A non-carious cervical lesion (NCCL), is defined as the loss of tooth structure at the cementoenamel junction (CEJ) under pathological conditions. These lesions are often called “abfractions,” but this term is a misnomer and I'll soon explain why. These lesions most frequently occur on the facial surfaces of teeth, but it's not entirely impossible to spot them on the lingual or interproximal surface. Epidemiology studies report this phenomenon most frequently occurs in premolars (1, 2). Patients will typically report hypersensitivity because of enamel rod corrosion and dentin tubule exposure.
It's important to note that the loss of tooth structure associated with NCCLs is not attributed to caries (hence non-carious cervical lesion). There is oftentimes speculation of the cause of NCCLs. Current advances from the last decade have helped to shed light on the etiology of NCCLs as well as provide management strategies. I would also like to propose that we, as a community, refrain from using the term “abfraction” to exclusively describe 'non-carious cervical lesions.Abfraction is one of the mechanisms that may cause an NCCL, but the lesion may occur from other forces.
How Abfraction theory ignores the Bigger Picture
Today there is extensive evidence that the cause of NCCLs is multifactorial and not necessarily caused by a single variable. NCCLS may be caused by the synergist action of erosion, friction (abrasion), and possibly occlusal stress (abfraction). Below I will delve into those different factors and define what they are.
While dietary acid is a source of erosion, it is certainly not the only one. Intrinsic acids (gastric acid) are a common source of erosion. Patients should be screened for a history of GERD, bulimia nervosa and hiatal hernias. Interestingly, proteolytic enzymes, which are known to degrade the dentinal organic matrix, can be released into the oral cavity during vomiting (3). These enzymes arise from the stomach and pancreas. They can also be found in gingival crevicular fluid (4).
Gingival recession can make teeth particularly vulnerable to the damaging effects of acid exposure. What's more, impaired salivary flow or poor-quality saliva may impair the body's natural ability to buffer and counteract the effects of acid. Calcium and phosphate ions in the saliva facilitate remineralization after an acid attack, but the absence of such ions prevent the saliva from playing a protective role. Variables that may predispose a patient to poor salivary flow are a history of head and neck radiation, salivary gland resection and the chronic use of SSRIs, antihistamines, stimulants, anti-hypertensives and other medications (5, 6).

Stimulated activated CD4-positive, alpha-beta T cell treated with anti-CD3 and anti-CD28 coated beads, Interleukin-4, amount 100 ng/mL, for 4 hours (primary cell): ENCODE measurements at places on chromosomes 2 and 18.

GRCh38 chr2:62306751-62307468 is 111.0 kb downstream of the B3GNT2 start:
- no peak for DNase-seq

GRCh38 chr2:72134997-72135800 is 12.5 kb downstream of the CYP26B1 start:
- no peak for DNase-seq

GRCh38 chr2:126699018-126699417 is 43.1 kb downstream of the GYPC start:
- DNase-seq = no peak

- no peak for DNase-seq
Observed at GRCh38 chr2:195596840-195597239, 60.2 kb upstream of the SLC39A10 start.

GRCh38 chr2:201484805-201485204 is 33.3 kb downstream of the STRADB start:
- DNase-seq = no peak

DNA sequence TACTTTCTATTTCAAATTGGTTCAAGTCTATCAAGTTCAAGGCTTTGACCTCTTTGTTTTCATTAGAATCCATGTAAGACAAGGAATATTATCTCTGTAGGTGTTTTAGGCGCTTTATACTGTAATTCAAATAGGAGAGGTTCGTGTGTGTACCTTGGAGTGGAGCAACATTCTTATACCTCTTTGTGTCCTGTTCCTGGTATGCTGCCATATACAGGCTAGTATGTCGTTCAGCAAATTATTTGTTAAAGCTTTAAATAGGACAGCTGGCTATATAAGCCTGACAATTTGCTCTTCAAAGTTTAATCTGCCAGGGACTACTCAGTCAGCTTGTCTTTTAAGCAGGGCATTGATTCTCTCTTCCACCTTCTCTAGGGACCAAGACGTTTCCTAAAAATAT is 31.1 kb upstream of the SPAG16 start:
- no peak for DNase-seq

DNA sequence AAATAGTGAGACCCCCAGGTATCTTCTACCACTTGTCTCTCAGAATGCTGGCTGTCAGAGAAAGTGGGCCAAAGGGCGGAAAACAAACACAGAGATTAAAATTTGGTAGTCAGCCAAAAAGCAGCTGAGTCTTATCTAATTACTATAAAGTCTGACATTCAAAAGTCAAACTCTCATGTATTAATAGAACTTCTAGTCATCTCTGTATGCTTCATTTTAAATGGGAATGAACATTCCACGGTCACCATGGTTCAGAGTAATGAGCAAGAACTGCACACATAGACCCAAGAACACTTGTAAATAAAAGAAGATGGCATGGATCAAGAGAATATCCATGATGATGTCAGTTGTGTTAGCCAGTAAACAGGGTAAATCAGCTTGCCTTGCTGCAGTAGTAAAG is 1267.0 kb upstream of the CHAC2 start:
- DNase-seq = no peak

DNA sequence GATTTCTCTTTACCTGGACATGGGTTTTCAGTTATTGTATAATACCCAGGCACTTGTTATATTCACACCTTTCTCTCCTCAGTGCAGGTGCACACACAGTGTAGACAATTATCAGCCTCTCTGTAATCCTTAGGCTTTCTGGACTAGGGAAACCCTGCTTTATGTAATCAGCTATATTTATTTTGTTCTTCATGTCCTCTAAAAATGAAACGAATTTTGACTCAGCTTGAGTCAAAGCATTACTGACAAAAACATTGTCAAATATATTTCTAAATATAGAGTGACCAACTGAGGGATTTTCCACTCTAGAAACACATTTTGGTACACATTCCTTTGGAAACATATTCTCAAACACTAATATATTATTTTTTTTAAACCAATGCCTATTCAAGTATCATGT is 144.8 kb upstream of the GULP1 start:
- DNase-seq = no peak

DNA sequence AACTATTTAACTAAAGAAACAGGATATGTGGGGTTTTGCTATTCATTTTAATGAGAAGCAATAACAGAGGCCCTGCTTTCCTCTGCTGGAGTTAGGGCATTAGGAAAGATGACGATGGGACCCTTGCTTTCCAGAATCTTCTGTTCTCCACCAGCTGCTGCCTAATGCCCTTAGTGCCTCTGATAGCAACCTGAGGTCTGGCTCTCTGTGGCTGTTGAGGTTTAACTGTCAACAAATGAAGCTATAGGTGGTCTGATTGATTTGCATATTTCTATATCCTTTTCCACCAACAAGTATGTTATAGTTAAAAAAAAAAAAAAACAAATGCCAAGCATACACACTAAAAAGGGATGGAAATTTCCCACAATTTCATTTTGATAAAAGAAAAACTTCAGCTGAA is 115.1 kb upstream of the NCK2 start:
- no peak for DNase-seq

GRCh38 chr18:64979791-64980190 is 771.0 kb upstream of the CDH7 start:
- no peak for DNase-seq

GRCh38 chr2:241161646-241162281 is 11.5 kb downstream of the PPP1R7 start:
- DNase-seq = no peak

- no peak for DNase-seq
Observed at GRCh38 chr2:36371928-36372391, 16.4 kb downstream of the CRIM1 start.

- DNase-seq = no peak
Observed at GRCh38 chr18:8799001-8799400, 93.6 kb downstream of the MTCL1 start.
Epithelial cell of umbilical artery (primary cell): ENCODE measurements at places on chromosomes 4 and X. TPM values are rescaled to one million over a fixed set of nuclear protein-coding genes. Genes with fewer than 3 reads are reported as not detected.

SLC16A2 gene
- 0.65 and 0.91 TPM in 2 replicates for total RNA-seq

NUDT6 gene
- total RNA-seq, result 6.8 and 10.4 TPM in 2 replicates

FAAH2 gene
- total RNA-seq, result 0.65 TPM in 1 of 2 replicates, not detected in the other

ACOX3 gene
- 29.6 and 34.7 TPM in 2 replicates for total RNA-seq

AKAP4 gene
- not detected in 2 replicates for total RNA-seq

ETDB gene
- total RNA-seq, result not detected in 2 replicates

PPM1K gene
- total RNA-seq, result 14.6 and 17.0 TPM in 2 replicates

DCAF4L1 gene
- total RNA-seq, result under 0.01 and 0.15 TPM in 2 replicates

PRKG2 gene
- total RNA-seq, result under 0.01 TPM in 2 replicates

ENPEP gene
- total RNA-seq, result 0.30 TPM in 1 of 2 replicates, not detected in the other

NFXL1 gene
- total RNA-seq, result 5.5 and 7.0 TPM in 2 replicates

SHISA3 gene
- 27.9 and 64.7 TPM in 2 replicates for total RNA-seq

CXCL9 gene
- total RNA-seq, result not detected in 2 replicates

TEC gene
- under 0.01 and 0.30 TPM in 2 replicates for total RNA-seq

Patients with poor salivary flow may be instructed by their physician or primary care provider to use sugar containing sialogogues such as lemon drops or hard candy, but this is precisely the opposite of what these patients should be using.
Chewing gums or sugar free candy containing xylitol may be the best remedy because xylitol has long since been known to play a role in combatting caries. And while 5 grams of xylitol is needed to achieve the ideal therapeutic effect, a quantity which will most likely cause GI distress before it prevents caries, this low-sugar alcohol will at least not promote caries in xerostomic patients in low doses (7, 8, 9).
Abrasion (or friction) occurs when teeth are introduced to a foreign object that introduces a destructive mechanical force. The greatest offenders are the application of excessive force when brushing teeth, abrasive toothpaste and a horizontal brushing technique. Individuals with a thin tissue phenotype (formerly called biotype) are particularly susceptible to recession, which will more easily give way to abrasion (11). Other risk factors include the frequency and duration of the applied force. Clinical and lab data contends that there is little evidence that NCCLs are solely caused by abrasion (10).
The traditional abfraction theory postulates that upon occlusal loading, the cervical area of the tooth becomes a fulcrum. This action leads to tensile stress which leads to disruption of the enamel's brittle crystalline structure. Repeated loading eventually causes enamel to break away from the margin (12).
While this theory is logical, it is controversial among dentists and researchers. Several finite element analysis (FEA) studies and clinical trials have supported this theory, while systematic reviews have not demonstrated a clear association (13-19). Some clinicians treatment plan patients for occlusal adjustments and full-mouth equilibration as a way to manage NCCLS. However, considering the controversial nature of the evidence, more information may be needed to support this irreversible treatment strategy. To date, the literature is lacking a high-quality prospective clinical study which may elucidate controversy surrounding the etiology of abfraction lesions.
In effect, NCCLs are often caused by the interplay between the aforementioned variables. Clinicians should do their best to educate patients on causes of these lesions to prevent their initiation.
Dr. Melissa N.R. Seibert is the creator and host of the dental podcast, Dental Digest. She is a board member for the Academy of Biomimetic Dentistry and Industry Thought Leader for Crest and Oral-B.
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